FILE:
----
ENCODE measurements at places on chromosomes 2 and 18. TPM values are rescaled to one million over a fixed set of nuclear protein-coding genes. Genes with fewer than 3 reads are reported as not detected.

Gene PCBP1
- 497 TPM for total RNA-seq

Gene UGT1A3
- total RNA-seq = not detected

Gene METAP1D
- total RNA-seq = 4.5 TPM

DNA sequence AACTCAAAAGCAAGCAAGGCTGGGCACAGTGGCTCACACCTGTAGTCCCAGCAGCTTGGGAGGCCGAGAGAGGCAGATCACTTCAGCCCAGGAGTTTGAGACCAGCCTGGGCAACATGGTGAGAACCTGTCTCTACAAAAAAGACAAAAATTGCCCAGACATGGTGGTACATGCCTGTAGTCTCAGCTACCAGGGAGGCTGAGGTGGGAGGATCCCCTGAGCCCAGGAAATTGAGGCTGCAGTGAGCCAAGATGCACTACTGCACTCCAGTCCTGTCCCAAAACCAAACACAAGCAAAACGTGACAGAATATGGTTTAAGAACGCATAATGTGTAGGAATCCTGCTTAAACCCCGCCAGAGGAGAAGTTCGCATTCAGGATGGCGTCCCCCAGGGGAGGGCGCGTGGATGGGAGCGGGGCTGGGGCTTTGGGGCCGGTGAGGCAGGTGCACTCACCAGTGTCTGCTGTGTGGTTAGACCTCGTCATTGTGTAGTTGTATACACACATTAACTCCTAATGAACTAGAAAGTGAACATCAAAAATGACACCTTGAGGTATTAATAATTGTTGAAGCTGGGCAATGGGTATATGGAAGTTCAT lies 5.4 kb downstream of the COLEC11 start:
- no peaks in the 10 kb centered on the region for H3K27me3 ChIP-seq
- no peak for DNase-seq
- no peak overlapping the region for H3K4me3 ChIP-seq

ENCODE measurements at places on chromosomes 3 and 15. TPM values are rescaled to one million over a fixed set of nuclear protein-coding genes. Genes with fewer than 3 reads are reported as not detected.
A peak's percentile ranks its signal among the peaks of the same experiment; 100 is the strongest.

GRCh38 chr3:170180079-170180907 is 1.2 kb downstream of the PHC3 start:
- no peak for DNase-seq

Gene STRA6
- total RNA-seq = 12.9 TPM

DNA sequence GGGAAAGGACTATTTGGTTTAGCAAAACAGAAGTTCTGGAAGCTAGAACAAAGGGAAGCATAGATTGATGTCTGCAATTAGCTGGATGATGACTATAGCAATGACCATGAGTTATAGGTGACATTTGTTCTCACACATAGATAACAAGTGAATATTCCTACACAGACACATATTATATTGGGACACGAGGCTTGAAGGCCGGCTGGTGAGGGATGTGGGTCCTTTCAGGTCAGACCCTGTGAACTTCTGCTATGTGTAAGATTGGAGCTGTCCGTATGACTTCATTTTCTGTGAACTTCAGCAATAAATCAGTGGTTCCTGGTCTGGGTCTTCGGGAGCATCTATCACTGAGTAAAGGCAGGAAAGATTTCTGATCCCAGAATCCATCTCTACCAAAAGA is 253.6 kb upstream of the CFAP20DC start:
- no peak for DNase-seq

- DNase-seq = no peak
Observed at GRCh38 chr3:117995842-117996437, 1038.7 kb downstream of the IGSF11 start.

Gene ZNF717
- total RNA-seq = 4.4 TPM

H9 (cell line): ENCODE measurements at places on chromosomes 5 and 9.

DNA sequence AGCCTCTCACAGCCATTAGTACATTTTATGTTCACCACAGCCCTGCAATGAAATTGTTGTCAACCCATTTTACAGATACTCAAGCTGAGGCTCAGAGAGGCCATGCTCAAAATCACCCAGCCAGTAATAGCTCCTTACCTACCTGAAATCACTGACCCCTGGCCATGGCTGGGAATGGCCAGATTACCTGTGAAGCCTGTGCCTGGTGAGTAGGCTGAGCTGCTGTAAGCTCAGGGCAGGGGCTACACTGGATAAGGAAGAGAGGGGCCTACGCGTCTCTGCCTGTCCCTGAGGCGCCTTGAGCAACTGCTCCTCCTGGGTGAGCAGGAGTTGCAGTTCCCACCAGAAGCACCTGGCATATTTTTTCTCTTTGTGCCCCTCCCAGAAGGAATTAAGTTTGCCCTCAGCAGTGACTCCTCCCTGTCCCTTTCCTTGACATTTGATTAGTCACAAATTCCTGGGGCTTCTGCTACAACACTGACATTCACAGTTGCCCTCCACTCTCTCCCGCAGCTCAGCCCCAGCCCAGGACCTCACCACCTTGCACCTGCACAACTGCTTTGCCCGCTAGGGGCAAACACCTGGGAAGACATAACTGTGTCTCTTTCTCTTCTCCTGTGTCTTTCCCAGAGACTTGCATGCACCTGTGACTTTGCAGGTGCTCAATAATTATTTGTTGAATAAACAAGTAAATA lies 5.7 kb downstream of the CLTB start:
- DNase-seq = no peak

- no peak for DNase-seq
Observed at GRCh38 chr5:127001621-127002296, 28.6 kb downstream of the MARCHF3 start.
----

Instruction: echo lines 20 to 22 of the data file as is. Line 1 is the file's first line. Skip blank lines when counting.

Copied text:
- DNase-seq = no peak
Observed at GRCh38 chr3:117995842-117996437, 1038.7 kb downstream of the IGSF11 start.

Gene ZNF717